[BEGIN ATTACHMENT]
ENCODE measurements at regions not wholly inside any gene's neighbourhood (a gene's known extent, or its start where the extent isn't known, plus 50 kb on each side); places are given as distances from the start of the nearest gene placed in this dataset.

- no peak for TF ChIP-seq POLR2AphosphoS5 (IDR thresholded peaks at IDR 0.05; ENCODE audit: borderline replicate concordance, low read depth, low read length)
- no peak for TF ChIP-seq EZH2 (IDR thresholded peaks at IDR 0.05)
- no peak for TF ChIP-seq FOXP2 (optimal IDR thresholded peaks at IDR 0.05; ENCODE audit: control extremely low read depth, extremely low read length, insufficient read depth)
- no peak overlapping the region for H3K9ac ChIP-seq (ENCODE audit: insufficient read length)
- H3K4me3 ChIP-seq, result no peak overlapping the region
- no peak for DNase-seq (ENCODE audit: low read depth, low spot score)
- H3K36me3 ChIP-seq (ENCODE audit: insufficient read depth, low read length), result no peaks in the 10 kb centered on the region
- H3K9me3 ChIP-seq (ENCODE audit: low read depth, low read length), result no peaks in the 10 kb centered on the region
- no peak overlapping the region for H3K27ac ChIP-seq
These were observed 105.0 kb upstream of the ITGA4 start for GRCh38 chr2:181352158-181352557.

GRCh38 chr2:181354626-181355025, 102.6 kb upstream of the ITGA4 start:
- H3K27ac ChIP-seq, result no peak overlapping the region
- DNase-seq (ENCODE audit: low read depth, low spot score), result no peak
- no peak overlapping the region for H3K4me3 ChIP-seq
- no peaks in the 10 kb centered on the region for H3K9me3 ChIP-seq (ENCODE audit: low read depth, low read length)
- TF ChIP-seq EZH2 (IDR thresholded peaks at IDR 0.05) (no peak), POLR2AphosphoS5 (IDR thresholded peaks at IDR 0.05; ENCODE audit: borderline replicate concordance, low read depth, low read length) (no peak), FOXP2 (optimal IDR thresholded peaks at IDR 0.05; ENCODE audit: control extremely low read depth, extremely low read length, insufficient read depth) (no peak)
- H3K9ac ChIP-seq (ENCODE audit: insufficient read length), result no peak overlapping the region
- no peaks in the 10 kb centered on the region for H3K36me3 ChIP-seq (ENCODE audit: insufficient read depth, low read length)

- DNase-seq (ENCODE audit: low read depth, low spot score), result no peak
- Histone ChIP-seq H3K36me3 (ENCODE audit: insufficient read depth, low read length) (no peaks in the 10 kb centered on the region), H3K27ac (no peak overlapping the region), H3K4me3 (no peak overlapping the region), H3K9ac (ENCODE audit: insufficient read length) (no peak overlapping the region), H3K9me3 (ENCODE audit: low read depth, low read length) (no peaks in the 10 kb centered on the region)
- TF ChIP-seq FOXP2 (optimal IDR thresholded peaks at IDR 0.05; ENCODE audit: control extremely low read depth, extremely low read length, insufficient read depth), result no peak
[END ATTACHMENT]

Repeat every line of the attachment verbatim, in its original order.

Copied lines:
ENCODE measurements at regions not wholly inside any gene's neighbourhood (a gene's known extent, or its start where the extent isn't known, plus 50 kb on each side); places are given as distances from the start of the nearest gene placed in this dataset.

- no peak for TF ChIP-seq POLR2AphosphoS5 (IDR thresholded peaks at IDR 0.05; ENCODE audit: borderline replicate concordance, low read depth, low read length)
- no peak for TF ChIP-seq EZH2 (IDR thresholded peaks at IDR 0.05)
- no peak for TF ChIP-seq FOXP2 (optimal IDR thresholded peaks at IDR 0.05; ENCODE audit: control extremely low read depth, extremely low read length, insufficient read depth)
- no peak overlapping the region for H3K9ac ChIP-seq (ENCODE audit: insufficient read length)
- H3K4me3 ChIP-seq, result no peak overlapping the region
- no peak for DNase-seq (ENCODE audit: low read depth, low spot score)
- H3K36me3 ChIP-seq (ENCODE audit: insufficient read depth, low read length), result no peaks in the 10 kb centered on the region
- H3K9me3 ChIP-seq (ENCODE audit: low read depth, low read length), result no peaks in the 10 kb centered on the region
- no peak overlapping the region for H3K27ac ChIP-seq
These were observed 105.0 kb upstream of the ITGA4 start for GRCh38 chr2:181352158-181352557.

GRCh38 chr2:181354626-181355025, 102.6 kb upstream of the ITGA4 start:
- H3K27ac ChIP-seq, result no peak overlapping the region
- DNase-seq (ENCODE audit: low read depth, low spot score), result no peak
- no peak overlapping the region for H3K4me3 ChIP-seq
- no peaks in the 10 kb centered on the region for H3K9me3 ChIP-seq (ENCODE audit: low read depth, low read length)
- TF ChIP-seq EZH2 (IDR thresholded peaks at IDR 0.05) (no peak), POLR2AphosphoS5 (IDR thresholded peaks at IDR 0.05; ENCODE audit: borderline replicate concordance, low read depth, low read length) (no peak), FOXP2 (optimal IDR thresholded peaks at IDR 0.05; ENCODE audit: control extremely low read depth, extremely low read length, insufficient read depth) (no peak)
- H3K9ac ChIP-seq (ENCODE audit: insufficient read length), result no peak overlapping the region
- no peaks in the 10 kb centered on the region for H3K36me3 ChIP-seq (ENCODE audit: insufficient read depth, low read length)

- DNase-seq (ENCODE audit: low read depth, low spot score), result no peak
- Histone ChIP-seq H3K36me3 (ENCODE audit: insufficient read depth, low read length) (no peaks in the 10 kb centered on the region), H3K27ac (no peak overlapping the region), H3K4me3 (no peak overlapping the region), H3K9ac (ENCODE audit: insufficient read length) (no peak overlapping the region), H3K9me3 (ENCODE audit: low read depth, low read length) (no peaks in the 10 kb centered on the region)
- TF ChIP-seq FOXP2 (optimal IDR thresholded peaks at IDR 0.05; ENCODE audit: control extremely low read depth, extremely low read length, insufficient read depth), result no peak